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We Are Witnesses

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by

Natalie Shoemaker

on 20 October 2014

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Transcript of We Are Witnesses

Edith Frank- Died January 6, 1945 from illness.
Anne and Margot both came down with Typhus in March 1945. Anne was just 15 years old when she died.
On July 18,1945 Otto met two sisters who delivered the news of Anne and Margot's deaths. When Otto returned to Amsterdam he found Anne's diary. He felt like he met a new entire person.
A rising for Anne
Otto got sections of Anne's diary published. Many people did not want to publish her diary because they thought it wasn't interesting. Then Otto found the right book company. Her book went viral and is now in more than 60 different languages and has sold more than 31 million copies.
Characters
Summary
We Are Witnesses by: Jacob Boas
Presentation by: Natalie Shoemaker

These Jews have three things in common:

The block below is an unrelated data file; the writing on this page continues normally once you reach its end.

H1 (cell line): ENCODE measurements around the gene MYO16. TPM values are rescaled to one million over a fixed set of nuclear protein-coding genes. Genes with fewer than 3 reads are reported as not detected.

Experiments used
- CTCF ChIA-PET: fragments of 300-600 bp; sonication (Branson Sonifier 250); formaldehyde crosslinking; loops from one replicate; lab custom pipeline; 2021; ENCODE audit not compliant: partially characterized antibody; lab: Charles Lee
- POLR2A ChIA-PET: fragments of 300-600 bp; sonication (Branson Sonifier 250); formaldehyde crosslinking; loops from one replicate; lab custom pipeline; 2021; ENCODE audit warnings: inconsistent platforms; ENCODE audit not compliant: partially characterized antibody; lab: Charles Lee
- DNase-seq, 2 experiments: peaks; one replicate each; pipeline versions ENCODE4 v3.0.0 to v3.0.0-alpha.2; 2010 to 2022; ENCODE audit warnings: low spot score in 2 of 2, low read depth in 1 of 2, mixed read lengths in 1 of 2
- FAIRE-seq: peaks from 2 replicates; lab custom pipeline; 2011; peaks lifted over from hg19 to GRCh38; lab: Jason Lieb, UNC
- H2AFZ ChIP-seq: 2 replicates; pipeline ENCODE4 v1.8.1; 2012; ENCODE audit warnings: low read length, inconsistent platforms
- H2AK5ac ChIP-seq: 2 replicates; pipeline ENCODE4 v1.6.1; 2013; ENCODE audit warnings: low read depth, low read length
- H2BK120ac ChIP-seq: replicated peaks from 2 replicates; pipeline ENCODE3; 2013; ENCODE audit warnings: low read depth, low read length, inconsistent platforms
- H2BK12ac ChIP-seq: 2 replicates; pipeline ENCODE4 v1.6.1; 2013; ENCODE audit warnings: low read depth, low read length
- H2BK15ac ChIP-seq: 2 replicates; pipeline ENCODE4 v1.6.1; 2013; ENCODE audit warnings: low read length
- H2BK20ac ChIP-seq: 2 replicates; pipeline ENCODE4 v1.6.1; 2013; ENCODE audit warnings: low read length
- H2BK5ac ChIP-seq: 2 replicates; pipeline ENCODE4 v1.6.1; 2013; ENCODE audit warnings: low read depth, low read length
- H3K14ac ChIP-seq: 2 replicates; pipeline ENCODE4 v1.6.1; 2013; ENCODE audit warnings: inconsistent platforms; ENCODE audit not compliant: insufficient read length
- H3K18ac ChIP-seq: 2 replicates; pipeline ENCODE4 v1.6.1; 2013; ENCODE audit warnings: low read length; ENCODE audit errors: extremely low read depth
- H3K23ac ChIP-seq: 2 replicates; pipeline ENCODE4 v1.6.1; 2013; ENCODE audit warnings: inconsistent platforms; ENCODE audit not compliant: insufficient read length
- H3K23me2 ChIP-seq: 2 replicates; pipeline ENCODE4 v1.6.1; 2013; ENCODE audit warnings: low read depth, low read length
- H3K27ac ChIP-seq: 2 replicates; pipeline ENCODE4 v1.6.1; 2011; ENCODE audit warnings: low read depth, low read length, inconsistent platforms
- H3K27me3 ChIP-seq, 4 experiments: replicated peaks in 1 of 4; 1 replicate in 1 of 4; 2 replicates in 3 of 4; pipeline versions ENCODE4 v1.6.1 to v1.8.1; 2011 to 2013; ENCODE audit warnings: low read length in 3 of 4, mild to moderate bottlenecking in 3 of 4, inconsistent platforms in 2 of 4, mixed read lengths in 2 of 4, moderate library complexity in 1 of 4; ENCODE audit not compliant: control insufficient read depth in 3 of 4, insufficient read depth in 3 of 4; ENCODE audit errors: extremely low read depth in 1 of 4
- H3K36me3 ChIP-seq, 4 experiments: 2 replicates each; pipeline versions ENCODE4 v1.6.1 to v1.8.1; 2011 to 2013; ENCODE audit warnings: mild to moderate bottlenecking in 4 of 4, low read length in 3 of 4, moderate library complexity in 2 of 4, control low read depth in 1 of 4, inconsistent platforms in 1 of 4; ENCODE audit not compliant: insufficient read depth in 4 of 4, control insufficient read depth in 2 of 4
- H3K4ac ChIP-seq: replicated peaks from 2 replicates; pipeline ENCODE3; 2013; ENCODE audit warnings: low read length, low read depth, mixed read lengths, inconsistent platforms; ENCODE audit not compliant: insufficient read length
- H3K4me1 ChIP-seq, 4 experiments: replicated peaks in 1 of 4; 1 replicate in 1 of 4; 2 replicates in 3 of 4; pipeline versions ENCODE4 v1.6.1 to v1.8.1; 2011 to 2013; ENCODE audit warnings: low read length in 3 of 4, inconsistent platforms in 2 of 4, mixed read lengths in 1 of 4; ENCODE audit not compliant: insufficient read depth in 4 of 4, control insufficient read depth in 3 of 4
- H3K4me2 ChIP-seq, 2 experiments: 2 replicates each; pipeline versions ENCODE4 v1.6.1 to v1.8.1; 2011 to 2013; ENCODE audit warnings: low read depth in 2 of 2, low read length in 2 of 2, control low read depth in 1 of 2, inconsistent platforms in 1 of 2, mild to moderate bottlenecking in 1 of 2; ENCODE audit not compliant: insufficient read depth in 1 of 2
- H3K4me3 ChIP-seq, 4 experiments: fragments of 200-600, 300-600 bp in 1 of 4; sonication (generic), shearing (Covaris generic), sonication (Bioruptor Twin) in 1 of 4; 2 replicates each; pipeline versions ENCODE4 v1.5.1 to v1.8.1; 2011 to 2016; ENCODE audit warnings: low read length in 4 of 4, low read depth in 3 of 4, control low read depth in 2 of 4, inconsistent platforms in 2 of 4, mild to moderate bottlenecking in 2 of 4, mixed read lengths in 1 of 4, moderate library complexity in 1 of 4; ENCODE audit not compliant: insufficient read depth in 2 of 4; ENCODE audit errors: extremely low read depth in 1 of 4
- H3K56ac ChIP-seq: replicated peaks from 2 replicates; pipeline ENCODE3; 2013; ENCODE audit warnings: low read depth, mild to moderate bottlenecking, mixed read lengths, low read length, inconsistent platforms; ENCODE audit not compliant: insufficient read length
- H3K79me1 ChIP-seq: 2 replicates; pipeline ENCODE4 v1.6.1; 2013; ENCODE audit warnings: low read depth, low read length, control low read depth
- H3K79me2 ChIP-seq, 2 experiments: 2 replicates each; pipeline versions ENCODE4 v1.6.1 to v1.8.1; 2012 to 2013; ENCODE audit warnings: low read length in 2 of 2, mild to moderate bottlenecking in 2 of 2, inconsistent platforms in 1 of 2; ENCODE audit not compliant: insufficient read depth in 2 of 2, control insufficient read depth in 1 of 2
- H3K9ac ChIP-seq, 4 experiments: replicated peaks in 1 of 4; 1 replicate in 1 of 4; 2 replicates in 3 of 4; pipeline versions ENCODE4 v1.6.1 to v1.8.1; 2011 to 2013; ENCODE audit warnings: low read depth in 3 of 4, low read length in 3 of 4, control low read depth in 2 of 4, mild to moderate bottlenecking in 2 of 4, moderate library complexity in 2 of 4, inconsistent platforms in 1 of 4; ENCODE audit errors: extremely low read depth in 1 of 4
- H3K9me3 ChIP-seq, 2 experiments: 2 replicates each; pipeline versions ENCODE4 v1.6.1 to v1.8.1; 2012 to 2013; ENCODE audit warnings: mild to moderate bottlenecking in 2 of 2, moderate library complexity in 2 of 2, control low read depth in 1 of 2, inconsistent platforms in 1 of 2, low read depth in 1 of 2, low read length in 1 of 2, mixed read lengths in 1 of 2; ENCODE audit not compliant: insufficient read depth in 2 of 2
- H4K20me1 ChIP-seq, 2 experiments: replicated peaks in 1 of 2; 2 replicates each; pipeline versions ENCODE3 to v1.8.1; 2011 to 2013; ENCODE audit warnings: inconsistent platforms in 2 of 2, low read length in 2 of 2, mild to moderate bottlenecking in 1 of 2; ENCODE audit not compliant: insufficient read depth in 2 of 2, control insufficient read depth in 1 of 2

They all are the same race-Jewish
They all have diaries based off the same events
Finally and sadly, they all died for no apparent reason
August 4,1944 a german police officer accompanied by 4 Dutch Nazis arrested everyone that was hiding in the Annex. They were deported to the Auschwitz death camp.
Before the Flinker's left, Mr. Flinker was able to obtain false papers allowing the family to obscure their Jewish identity. Even though they lived as "non-jews" didn't mean they were exactly safe. Belgium was still under German occupation, and all the people, Jewish or not, were still subject to harsh occupation. For their identity of not being Jewish Moshe switched his name to Harry.
We Are Witnesses is about five teenagers diaries. The diaries consist of current events involving: Hitler, and that certain Jews life.
These diaries are about five interesting teenagers: David, Eva, Anne, Moshe, and Yitzhak.
Otto and Edith Frank gave birth to Margot Frank in 1926. Following Margot's birth, Anne was born 3 years later in 1929. The Frank's lived in Frankfurt,Germany.